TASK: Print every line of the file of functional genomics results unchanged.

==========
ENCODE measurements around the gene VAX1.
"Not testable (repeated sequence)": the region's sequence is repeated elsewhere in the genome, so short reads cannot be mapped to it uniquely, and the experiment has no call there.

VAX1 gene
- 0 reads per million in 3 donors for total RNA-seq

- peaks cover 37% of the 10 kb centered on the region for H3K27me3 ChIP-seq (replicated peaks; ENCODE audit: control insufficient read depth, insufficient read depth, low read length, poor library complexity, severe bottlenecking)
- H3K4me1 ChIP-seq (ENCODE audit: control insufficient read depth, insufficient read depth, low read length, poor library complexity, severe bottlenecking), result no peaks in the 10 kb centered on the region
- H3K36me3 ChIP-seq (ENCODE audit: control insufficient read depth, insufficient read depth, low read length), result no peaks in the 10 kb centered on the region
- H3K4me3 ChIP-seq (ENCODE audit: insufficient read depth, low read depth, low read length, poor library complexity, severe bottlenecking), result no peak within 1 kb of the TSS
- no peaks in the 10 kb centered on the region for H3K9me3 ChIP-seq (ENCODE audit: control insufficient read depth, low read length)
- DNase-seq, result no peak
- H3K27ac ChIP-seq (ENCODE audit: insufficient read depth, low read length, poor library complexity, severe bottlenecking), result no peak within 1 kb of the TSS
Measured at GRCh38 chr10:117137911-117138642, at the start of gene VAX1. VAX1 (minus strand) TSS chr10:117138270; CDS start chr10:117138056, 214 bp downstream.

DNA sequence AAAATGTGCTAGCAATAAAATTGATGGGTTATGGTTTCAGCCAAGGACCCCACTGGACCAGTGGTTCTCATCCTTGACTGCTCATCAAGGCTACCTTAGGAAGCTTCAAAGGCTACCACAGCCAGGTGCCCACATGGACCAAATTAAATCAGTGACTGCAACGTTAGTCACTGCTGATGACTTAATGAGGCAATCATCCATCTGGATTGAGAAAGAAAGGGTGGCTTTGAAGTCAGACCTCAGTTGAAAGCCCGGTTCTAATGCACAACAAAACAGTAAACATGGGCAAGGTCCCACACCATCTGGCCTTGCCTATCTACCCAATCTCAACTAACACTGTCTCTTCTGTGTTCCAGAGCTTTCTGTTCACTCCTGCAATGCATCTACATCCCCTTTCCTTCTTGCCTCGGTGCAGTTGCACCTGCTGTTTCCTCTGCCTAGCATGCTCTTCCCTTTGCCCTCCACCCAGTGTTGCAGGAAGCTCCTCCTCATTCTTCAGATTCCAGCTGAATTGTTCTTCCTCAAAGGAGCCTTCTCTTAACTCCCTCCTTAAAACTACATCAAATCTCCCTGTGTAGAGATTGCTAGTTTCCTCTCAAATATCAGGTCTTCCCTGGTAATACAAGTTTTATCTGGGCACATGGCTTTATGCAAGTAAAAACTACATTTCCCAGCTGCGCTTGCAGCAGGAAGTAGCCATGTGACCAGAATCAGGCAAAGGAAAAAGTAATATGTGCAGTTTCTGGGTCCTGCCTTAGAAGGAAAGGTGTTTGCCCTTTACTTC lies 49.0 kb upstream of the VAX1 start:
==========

ENCODE measurements around the gene VAX1.
"Not testable (repeated sequence)": the region's sequence is repeated elsewhere in the genome, so short reads cannot be mapped to it uniquely, and the experiment has no call there.

VAX1 gene
- 0 reads per million in 3 donors for total RNA-seq

- peaks cover 37% of the 10 kb centered on the region for H3K27me3 ChIP-seq (replicated peaks; ENCODE audit: control insufficient read depth, insufficient read depth, low read length, poor library complexity, severe bottlenecking)
- H3K4me1 ChIP-seq (ENCODE audit: control insufficient read depth, insufficient read depth, low read length, poor library complexity, severe bottlenecking), result no peaks in the 10 kb centered on the region
- H3K36me3 ChIP-seq (ENCODE audit: control insufficient read depth, insufficient read depth, low read length), result no peaks in the 10 kb centered on the region
- H3K4me3 ChIP-seq (ENCODE audit: insufficient read depth, low read depth, low read length, poor library complexity, severe bottlenecking), result no peak within 1 kb of the TSS
- no peaks in the 10 kb centered on the region for H3K9me3 ChIP-seq (ENCODE audit: control insufficient read depth, low read length)
- DNase-seq, result no peak
- H3K27ac ChIP-seq (ENCODE audit: insufficient read depth, low read length, poor library complexity, severe bottlenecking), result no peak within 1 kb of the TSS
Measured at GRCh38 chr10:117137911-117138642, at the start of gene VAX1. VAX1 (minus strand) TSS chr10:117138270; CDS start chr10:117138056, 214 bp downstream.

DNA sequence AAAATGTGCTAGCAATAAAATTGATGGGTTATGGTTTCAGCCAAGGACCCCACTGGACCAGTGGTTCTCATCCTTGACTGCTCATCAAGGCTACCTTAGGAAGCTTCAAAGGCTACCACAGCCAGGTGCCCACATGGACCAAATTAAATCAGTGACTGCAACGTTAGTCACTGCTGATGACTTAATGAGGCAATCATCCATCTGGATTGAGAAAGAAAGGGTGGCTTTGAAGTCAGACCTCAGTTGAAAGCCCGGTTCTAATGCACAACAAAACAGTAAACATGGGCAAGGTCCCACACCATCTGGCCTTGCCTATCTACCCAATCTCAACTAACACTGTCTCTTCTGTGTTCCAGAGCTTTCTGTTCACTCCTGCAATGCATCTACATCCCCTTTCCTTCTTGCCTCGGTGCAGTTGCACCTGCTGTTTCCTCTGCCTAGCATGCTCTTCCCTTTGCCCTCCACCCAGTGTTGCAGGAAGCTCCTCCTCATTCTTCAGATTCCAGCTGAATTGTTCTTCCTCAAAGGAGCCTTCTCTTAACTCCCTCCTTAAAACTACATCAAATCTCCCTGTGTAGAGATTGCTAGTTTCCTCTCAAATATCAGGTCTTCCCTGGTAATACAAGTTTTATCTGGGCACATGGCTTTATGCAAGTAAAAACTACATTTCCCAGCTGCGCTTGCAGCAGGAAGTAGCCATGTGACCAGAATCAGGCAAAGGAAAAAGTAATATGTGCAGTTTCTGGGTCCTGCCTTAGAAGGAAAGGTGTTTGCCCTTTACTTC lies 49.0 kb upstream of the VAX1 start: